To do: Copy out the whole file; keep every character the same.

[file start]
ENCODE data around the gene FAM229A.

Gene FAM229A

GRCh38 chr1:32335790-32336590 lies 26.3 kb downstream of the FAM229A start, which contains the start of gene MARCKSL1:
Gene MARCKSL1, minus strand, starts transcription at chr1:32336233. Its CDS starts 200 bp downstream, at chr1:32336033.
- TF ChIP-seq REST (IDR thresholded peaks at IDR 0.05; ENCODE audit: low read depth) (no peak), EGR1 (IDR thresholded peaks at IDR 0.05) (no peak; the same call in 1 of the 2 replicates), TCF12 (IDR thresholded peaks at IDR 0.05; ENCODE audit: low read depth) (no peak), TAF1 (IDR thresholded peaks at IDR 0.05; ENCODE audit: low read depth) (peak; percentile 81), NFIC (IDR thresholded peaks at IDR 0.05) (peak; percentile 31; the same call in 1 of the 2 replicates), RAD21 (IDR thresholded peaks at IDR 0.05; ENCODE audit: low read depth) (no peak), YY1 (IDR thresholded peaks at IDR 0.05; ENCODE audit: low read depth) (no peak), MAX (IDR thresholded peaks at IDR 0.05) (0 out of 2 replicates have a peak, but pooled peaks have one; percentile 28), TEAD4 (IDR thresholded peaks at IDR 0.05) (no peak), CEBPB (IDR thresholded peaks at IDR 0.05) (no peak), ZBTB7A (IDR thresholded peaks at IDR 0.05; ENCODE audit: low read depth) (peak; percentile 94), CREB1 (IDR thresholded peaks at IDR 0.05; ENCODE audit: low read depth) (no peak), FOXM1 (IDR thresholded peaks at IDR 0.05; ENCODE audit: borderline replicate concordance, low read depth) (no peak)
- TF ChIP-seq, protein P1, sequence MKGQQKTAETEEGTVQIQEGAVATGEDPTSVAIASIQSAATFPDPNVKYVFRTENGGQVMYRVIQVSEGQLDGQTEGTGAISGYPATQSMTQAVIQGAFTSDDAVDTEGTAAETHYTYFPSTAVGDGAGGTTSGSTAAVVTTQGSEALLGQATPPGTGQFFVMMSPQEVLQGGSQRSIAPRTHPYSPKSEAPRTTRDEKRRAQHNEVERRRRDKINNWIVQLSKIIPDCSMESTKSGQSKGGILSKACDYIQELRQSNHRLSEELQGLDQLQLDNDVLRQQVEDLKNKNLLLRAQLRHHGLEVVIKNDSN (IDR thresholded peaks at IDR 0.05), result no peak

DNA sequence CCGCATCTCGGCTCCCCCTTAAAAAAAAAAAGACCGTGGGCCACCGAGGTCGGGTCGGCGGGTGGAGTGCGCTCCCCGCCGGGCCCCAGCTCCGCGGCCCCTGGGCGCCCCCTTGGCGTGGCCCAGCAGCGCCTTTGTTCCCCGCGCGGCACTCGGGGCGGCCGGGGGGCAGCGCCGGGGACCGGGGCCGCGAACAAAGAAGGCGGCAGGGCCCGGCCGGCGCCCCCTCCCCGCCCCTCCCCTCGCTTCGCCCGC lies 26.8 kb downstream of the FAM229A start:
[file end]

ENCODE data around the gene FAM229A.

Gene FAM229A

GRCh38 chr1:32335790-32336590 lies 26.3 kb downstream of the FAM229A start, which contains the start of gene MARCKSL1:
Gene MARCKSL1, minus strand, starts transcription at chr1:32336233. Its CDS starts 200 bp downstream, at chr1:32336033.
- TF ChIP-seq REST (IDR thresholded peaks at IDR 0.05; ENCODE audit: low read depth) (no peak), EGR1 (IDR thresholded peaks at IDR 0.05) (no peak; the same call in 1 of the 2 replicates), TCF12 (IDR thresholded peaks at IDR 0.05; ENCODE audit: low read depth) (no peak), TAF1 (IDR thresholded peaks at IDR 0.05; ENCODE audit: low read depth) (peak; percentile 81), NFIC (IDR thresholded peaks at IDR 0.05) (peak; percentile 31; the same call in 1 of the 2 replicates), RAD21 (IDR thresholded peaks at IDR 0.05; ENCODE audit: low read depth) (no peak), YY1 (IDR thresholded peaks at IDR 0.05; ENCODE audit: low read depth) (no peak), MAX (IDR thresholded peaks at IDR 0.05) (0 out of 2 replicates have a peak, but pooled peaks have one; percentile 28), TEAD4 (IDR thresholded peaks at IDR 0.05) (no peak), CEBPB (IDR thresholded peaks at IDR 0.05) (no peak), ZBTB7A (IDR thresholded peaks at IDR 0.05; ENCODE audit: low read depth) (peak; percentile 94), CREB1 (IDR thresholded peaks at IDR 0.05; ENCODE audit: low read depth) (no peak), FOXM1 (IDR thresholded peaks at IDR 0.05; ENCODE audit: borderline replicate concordance, low read depth) (no peak)
- TF ChIP-seq, protein P1, sequence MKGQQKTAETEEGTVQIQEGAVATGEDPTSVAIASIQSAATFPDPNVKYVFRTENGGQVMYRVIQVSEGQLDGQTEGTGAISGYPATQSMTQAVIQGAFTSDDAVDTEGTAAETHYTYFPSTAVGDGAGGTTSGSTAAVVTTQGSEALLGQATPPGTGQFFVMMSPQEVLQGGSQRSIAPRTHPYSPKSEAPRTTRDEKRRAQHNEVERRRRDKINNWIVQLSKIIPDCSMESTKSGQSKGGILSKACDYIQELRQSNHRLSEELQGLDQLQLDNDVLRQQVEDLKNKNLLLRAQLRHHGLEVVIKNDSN (IDR thresholded peaks at IDR 0.05), result no peak

DNA sequence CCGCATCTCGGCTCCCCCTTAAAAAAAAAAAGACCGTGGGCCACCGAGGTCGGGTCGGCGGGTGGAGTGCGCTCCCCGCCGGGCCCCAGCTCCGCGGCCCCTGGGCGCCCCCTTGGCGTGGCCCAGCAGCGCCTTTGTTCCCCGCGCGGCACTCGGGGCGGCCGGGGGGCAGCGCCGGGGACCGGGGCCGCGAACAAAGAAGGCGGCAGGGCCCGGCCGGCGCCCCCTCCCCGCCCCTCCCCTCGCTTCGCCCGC lies 26.8 kb downstream of the FAM229A start: